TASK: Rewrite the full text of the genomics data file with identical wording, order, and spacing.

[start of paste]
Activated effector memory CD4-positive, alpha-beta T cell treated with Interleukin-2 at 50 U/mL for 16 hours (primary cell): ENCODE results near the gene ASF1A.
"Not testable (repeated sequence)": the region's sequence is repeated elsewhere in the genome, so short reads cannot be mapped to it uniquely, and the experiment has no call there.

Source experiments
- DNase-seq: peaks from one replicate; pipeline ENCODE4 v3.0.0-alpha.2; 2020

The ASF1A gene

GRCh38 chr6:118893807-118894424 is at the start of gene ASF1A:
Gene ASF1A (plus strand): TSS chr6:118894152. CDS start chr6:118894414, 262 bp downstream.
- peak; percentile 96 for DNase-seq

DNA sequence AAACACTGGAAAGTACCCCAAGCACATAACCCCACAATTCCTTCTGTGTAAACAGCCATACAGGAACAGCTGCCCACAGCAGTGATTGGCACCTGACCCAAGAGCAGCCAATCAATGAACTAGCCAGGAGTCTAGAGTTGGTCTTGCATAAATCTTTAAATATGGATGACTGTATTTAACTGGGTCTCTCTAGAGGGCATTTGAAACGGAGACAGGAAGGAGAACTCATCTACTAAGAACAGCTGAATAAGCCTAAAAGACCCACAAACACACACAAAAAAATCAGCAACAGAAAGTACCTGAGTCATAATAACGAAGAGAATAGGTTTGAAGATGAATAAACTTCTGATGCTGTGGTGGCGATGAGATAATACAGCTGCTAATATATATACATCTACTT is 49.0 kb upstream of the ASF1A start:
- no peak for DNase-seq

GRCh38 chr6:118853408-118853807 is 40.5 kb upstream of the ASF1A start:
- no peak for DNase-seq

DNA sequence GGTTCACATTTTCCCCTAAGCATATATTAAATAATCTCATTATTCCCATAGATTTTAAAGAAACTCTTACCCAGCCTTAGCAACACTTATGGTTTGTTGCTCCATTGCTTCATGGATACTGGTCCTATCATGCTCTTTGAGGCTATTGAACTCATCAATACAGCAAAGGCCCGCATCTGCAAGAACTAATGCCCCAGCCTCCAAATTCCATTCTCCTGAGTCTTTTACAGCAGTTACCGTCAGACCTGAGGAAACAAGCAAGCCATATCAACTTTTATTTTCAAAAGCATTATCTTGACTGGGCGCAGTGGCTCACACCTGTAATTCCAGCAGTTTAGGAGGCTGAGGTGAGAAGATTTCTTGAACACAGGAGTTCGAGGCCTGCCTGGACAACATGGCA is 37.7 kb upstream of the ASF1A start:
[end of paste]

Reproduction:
Activated effector memory CD4-positive, alpha-beta T cell treated with Interleukin-2 at 50 U/mL for 16 hours (primary cell): ENCODE results near the gene ASF1A.
"Not testable (repeated sequence)": the region's sequence is repeated elsewhere in the genome, so short reads cannot be mapped to it uniquely, and the experiment has no call there.

Source experiments
- DNase-seq: peaks from one replicate; pipeline ENCODE4 v3.0.0-alpha.2; 2020

The ASF1A gene

GRCh38 chr6:118893807-118894424 is at the start of gene ASF1A:
Gene ASF1A (plus strand): TSS chr6:118894152. CDS start chr6:118894414, 262 bp downstream.
- peak; percentile 96 for DNase-seq

DNA sequence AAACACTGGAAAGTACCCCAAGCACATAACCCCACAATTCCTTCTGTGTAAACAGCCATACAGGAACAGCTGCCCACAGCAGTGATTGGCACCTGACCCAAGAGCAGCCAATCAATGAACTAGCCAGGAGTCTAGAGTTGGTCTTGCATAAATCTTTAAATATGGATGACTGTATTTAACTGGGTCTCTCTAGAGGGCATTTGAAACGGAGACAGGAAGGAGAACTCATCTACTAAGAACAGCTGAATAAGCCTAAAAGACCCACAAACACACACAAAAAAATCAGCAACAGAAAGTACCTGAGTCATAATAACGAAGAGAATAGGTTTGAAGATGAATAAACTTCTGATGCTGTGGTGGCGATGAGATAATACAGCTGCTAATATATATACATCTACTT is 49.0 kb upstream of the ASF1A start:
- no peak for DNase-seq

GRCh38 chr6:118853408-118853807 is 40.5 kb upstream of the ASF1A start:
- no peak for DNase-seq

DNA sequence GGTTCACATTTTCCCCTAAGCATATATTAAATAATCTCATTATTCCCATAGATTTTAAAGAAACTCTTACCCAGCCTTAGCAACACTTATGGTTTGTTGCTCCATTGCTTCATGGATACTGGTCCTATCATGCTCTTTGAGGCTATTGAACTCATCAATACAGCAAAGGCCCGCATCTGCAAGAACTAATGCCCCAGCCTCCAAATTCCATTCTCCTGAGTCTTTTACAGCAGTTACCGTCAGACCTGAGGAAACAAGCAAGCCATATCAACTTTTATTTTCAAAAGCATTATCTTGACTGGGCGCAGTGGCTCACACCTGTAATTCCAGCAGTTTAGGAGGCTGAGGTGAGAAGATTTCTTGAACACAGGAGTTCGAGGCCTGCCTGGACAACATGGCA is 37.7 kb upstream of the ASF1A start: